"The Dark Knight Rises" marks the end of an era on multiple levels: Not only is it the grand finale of Christopher Nolan's historic Batman film franchise, it's also the last DC Entertainment movie that's guaranteed to be a hit.
Sure, "Man of Steel" is just one year away, but what's to say that it'll fare better than "Superman Returns," which earned a mere $200 million domestically? And even though a sequel is reportedly in development, "Green Lantern" didn't exactly dazzle with its $116 million performance. Let's face it: Without the box-office behemoth known as the "Dark Knight" trilogy in its back pocket, DC's film future is uncertain at best.
Of course, it doesn't have to be that way. Some of the greatest and most iconic characters in comic book history reside under the DC banner. And if there was any doubt that superheroes have box-office appeal, look no further than "Marvel's The Avengers," which is breaking records and winning over new fans with every passing day. There's much to be learned from the House of Ideas' approach to building a superhero universe on the big screen — and even though they're on opposite sides of the aisle, and even if it's a little bit late in the game, DC would be wise to utilize Marvel's movie strategy ... albeit with some tweaks.
"I'm here to talk to you about the Avengers initiative," Nick Fury told Tony Stark at the end of 2008's "Iron Man," giving life to a shared Marvel movie-verse in one simple line of dialogue. Marvel is the master of using the post-credits stinger as a way to thread its movies together: "Iron Man 2" teasing Thor's hammer, the ending of "Thor" introducing the Cosmic Cube ahead of "Captain America," the list goes on. DC's earliest opportunity to apply the same idea is "Dark Knight Rises," but as the conclusion of a finite trilogy, it doesn't feel like the right place to get that particular ball rolling. They'd be wise to wait until "Man of Steel" flies into theaters in June 2013, ending Kal-el's big-screen comeback with an overt nod toward an expansive cinematic DCU to come.
The World's Finest
A "Man of Steel" stinger doesn't have to set up "Justice League," even if that's the obvious route. It would be just as easy, and perhaps even wiser, to allude to the existence of Batman in the new Superman's world. Nolan's trilogy will be long gone by the time "Man of Steel" drops, and the world will be ready for another trip to Gotham City. But rather than fast-tracking a solo Batman adventure that has to live up to Nolan levels of hype, why not skip straight ahead to the long-anticipated "Superman/Batman" movie? The double-billing of Henry Cavill's Man of Tomorrow and a new Caped Crusader would quickly gratify fans yearning for more Batman and Superman movies, as well as mark a major milestone in the creation of a shared DC universe without having to rush "Justice League" before it's ready.
Back in a Flash
"Superman/Batman" is the quick response to "Avengers"; a movie that can get off the ground by late 2014 or early 2015. It would be much more challenging to create a worthy "Justice League" movie in that time frame. More characters need to be established first: "The Flash," for example, is an easy yes for DC. "Green Lantern" sequels aren't as much of a necessity; a "Justice League" movie could always push Ryan Reynolds' Hal Jordan out of the picture in favor of another Lantern, like John Stewart or Kyle Rayner, introduced perhaps by way of a post-credits "Flash" scene. "Aquaman" and "Wonder Woman" movies would be nice as well, but the former is a hard sell, while the latter ... well, let's talk about the latter.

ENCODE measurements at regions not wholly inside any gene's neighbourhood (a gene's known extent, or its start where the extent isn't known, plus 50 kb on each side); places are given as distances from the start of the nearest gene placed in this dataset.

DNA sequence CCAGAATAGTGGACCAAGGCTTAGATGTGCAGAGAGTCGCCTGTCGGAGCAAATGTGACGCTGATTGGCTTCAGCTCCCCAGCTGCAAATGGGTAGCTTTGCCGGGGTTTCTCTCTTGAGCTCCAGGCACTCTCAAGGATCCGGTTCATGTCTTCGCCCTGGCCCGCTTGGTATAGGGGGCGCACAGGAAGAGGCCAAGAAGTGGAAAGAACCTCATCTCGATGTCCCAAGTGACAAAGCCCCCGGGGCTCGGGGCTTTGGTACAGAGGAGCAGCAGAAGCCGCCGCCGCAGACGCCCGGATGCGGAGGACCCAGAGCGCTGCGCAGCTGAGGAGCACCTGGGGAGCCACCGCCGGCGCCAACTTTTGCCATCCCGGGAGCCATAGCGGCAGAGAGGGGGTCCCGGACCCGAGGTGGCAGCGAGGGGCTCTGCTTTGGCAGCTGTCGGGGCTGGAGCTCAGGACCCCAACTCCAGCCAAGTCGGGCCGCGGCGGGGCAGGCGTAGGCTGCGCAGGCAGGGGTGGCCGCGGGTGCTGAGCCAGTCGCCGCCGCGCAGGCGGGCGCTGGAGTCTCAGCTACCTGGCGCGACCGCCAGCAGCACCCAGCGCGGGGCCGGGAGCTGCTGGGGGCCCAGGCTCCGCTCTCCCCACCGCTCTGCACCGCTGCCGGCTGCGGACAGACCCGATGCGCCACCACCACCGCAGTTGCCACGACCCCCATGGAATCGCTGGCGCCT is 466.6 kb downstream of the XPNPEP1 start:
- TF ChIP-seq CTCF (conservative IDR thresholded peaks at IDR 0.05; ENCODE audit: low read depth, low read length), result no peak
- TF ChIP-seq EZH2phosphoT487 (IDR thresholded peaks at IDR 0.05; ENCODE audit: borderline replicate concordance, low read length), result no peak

Hold the Wonder
I want a "Wonder Woman" movie as badly as anybody, but maybe it's best to hold off until after "Justice League." The reason: Hulk syndrome. Like Wonder Woman, Hulk has been a tricky character to pull off in live-action. But if there's anything "Avengers" nailed perfectly, it's "the Other Guy," a hero that few got right before Joss Whedon and Mark Ruffalo came along. Surrounding him with other heroes gave him innumerable opportunities to shine, and now people want to see him alone in his own "Hulk" movie again. I foresee a similar situation with Wonder Woman: Any all-star "Justice League" movie would prove to the uninitiated just how big of a badass Wonder Woman really is, all but guaranteeing the demand for a post-"Justice" solo flick, Jade Giant-style.
Hire Joss Whedon
Just kidding ... mostly. Above all else, the reason why "Avengers" works is because someone who knows, respects and cares about the characters was guiding the film. If DC decides to walk the road to "Justice League," they need someone with Whedon levels of passion and knowledge, someone who can bring Superman, Batman, Wonder Woman and the others together with the love and care they deserve.
They could also just try hiring Joss Whedon. Worked out pretty well for Marvel!
How do you think DC should respond to "The Avengers"? Tell us in the comments section.
Check out everything we've got on "Marvel's The Avengers."